This transcript comes an interview with John Shon that you can find here. You can also find our archives of interviews with some of the world's best investors here.
Announcer: Live from the Internet, it's Tradestreaming Radio, with your host, Tradestreaming.com's own Zack Miller.
Zack: Hey, this is Zack Miller. You're listening to Tradestreaming Radio, the place on the Internet where investors can learn directly from experts.
One thing I've found in my individual investing practice, both my own investing and the work I do with clients, is that, although I know basic options strategies, I've struggled to really implement them. More than anything, I feel that options are a great way for a lot of investors to lower the risk in terms of playing out a thesis that they have on a particular stock.
The hardest thing to do with options is to pick a direction, and this is what many investors do, is to buy a call or buy a put, and basically say, "I'm making a bet that the stock's going to go up or down." It's (a) very hard to pick which direction, and (b) a lot of times even if we're right, meaning earnings season is particularly good, there's some good news out, the stock may not react the way we're predicting it.
I was really interested to read this book that was put out recently on the FT Press by John Shon, who's a professor of accounting at Fordham. He has a Ph.D. from University of Chicago at Booth School. He wrote a book along with Ping Zhou called "Trading on Corporate Earnings News: Profiting from Targeted Short-Term Options Positions
." I invited John on to the show today to discuss the book.
What the book does not do is provide an over-arching strategy saying buy this, sell this. What it does do is provide a framework based upon lots of research that Shon has done, as well as a review of all the other research out there on the best ways to use options going into an earnings season.
The short of it is basically to use what's called a strangle or a straddle. John will describe what that process is. He'll also, throughout the conversation, provide us with some other insight on how to better our chances of making sure that this strategy is successful. I hope you enjoy it.
You can find this podcast on iTunes. Please come over there and give us a rating or a ranking. Let us know what you think about the podcast and let other people know what you think about this podcast. You can also find this podcast, as well as a transcript and other information about the book and any of our other shows, in our archives on my website TradeStreaming.com. We've got lots of information there and always welcome hearing from you. Hope you enjoy the show. We'll catch you soon.
John: Look, the way that we had written the book was, and hopefully this comes across in the first couple of chapters, that if you're looking for actionable advice, it's basically long straddles the day before earnings announcements, and hopefully you'll get lucky.
What we wanted to do was have the investor walk away after reading the book and actually learn some things that they could take away and apply to other parts of their trading habits. We spent a lot of time in Chapters 2, 3, and 4 really laying down the foundational work. If you're not into that, then you're just not going to be into it.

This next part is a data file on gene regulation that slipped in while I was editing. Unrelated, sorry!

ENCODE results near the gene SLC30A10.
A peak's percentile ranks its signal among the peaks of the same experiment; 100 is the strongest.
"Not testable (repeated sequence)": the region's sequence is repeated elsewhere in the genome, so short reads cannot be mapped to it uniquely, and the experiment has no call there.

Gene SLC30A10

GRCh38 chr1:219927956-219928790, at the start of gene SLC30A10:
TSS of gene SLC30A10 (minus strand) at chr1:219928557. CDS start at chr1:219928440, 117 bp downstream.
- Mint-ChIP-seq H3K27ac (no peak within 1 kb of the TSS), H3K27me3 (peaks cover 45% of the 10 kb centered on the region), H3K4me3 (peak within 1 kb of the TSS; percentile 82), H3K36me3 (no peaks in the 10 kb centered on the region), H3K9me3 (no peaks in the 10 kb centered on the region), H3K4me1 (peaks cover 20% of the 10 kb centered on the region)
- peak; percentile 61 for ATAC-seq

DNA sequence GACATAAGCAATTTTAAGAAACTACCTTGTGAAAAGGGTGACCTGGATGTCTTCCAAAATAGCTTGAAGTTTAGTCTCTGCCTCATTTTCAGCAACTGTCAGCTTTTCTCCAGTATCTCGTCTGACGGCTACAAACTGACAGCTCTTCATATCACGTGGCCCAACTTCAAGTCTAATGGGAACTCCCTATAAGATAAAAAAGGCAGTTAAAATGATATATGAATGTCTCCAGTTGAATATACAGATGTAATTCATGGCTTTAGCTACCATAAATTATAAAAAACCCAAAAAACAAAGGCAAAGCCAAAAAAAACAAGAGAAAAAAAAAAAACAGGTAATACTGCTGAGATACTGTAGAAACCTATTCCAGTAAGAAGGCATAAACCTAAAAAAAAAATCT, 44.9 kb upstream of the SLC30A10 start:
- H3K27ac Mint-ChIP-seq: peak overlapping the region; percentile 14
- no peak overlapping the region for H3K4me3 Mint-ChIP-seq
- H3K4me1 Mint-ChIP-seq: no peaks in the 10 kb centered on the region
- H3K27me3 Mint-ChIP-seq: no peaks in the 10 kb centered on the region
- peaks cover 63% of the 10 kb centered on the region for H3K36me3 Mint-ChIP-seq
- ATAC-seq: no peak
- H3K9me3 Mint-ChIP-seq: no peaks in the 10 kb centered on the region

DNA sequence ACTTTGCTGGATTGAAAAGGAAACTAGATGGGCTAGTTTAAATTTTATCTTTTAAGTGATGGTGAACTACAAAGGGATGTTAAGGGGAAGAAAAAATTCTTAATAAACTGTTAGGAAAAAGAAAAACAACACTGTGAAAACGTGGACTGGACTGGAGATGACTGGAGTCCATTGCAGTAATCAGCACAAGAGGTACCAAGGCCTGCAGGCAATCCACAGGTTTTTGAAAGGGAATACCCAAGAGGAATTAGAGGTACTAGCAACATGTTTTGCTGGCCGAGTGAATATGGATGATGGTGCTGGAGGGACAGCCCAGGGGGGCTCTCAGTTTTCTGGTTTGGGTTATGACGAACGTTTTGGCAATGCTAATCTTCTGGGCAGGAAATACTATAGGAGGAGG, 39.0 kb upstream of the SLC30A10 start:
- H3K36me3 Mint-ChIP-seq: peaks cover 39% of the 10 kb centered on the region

Zack: That's a great place to start, with the fundamentals. Let's talk about why earnings announcements and why you focused on those. Why are they so important?
John: Sure. The earnings announcements are important because number one, they're required by law. They're governed by the SEC Acts of 1934. You've got a lot of litigation surrounding earnings announcements, so you know that they're credible. Most importantly, from a trader's point of view, we know that they happen four times a year. These are four times a year when you know they're going to happen. A vast majority of these firms have a pretty regular schedule for when these earnings announcements are going to come out. In fact, there have been studies that looked at if XYZ Company always announces earnings in the second week of April and they're behind in that, then the chances are that the more days they're late, the worse the news is. It's that kind of regular pattern in announcing earnings that we were really interested in.
Zack: That's interesting. I have a previous background as a fundamental analyst for a hedge fund, a long-short hedge fund. We did the requisite momentum trading around earnings. Sometimes we won. Sometimes we lost. Trading stocks, specifically. Obviously because we were taking a sided bet to say, "Hey, we think Apple's earnings are going to be good," or, "We're thinking Akamai's earnings are going to be bad." I think a lot of it was just noise. Sometimes we got it right. Sometimes we didn't get it right.
John: Okay, yeah. It goes back to the classic study that was done in 1968 by Ball and Brown. These guys show that if you just follow the direction of earnings after the announcement that there's something called post-earnings announcement drift. I'm sure you guys didn't call it that, but that's basically what you were trading on. What every single study that's been done by an accountant or a finance guy since then has shown is that this post-earnings announcements drift, this idea that the price continues to drift after the earnings announcements takes place, you just can't kill this phenomenon. It's definitely there.